FBA is one of the key services that enables online sellers to operate a global marketplace business. So, if you’re looking to run an international Amazon business it’s crucial you familiarise yourself with FBA.
WHAT IS FBA?
FBA is an abbreviation for Fulfillment by Amazon (FBA). This is a service where Amazon takes care of warehousing your inventory at their fulfillment centres and will pick, pack and send orders to your customers as they come in. They’ll even handle returns and some of your customer service.
Source: Amazon Global Consulting
WHAT ARE THE BENEFITS OF FBA?
FBA is a great service that takes away the stress of finding your own warehousing options and you’re partnering with a reliable brand with a great reputation. This is particularly beneficial for sole traders and for people selling from international locations. By Amazon handling your orders, you’ll save loads of time so you can focus on running all the other elements of your business.
Sellers who use FBA can offer fast and free shipping to their customers, which opens up the door to targeting Amazon Prime members. Amazon Prime is a monthly subscription service where some of the benefits include free same-day or two-day shipping. Amazon customers can filter by Amazon Prime partners, so sellers are really giving themselves the best chance of winning the buy box when participating in Prime.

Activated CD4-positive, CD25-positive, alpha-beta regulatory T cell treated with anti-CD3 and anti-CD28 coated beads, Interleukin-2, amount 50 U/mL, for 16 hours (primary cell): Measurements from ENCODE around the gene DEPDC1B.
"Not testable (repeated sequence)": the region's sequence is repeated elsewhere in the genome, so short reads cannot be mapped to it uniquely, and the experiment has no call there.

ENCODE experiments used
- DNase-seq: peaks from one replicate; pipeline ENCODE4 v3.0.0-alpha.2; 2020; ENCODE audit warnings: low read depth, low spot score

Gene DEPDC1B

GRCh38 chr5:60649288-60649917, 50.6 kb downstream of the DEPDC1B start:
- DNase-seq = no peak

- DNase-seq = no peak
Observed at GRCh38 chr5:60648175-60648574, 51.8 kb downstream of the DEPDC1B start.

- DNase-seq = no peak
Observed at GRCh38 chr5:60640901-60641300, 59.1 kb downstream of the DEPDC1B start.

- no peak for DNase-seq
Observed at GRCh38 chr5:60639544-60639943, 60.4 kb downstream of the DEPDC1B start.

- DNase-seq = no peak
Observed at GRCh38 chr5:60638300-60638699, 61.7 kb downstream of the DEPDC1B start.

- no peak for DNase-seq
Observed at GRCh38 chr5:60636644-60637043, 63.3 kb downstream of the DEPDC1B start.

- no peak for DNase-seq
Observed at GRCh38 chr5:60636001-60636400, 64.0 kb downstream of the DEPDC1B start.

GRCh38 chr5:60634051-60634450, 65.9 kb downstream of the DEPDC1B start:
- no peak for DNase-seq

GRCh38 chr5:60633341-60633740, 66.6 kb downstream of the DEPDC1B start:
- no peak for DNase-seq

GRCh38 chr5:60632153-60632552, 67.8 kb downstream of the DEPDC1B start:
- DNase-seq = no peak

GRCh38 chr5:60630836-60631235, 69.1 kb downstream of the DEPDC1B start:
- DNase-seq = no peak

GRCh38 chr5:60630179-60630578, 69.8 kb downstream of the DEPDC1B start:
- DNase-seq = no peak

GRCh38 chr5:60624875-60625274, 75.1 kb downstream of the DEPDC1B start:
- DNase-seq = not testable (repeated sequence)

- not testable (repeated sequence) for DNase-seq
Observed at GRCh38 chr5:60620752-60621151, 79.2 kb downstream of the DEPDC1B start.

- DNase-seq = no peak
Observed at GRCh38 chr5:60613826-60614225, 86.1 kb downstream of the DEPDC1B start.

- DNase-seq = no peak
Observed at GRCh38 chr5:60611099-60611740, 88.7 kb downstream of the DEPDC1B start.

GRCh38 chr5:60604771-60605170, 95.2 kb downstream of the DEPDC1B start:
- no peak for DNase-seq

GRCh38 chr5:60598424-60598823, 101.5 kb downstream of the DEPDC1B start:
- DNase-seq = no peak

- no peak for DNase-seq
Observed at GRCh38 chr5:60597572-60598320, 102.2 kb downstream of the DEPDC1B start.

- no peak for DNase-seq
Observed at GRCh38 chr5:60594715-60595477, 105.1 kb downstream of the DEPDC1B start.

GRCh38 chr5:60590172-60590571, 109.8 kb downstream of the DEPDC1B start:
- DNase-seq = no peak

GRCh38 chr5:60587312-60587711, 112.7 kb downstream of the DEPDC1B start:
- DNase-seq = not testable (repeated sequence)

HOW MUCH DOES FBA COST?
FBA charges will vary based on the dimensions and weight of your product. Amazon have created a webpage to help you estimate the costs.
Amazon and WorldFirst
More information about FBA can be found on Amazon’s website.
WorldFirst can open local currency receiving accounts for the countries you’re selling in. These accounts can be added to Amazon Seller Central and means you’ll be able to receive better exchange rates when repatriating your international Amazon sales revenue and make transfers at times that suit you.
These comments are the views and opinions of the author and should not be construed as advice. You should act using your own information and judgement.
Whilst information has been obtained from and is based upon multiple sources the author believes to be reliable, we do not guarantee its accuracy and it may be incomplete or condensed.
All opinions and estimates constitute the author’s own judgement as of the date of the briefing and are subject to change without notice.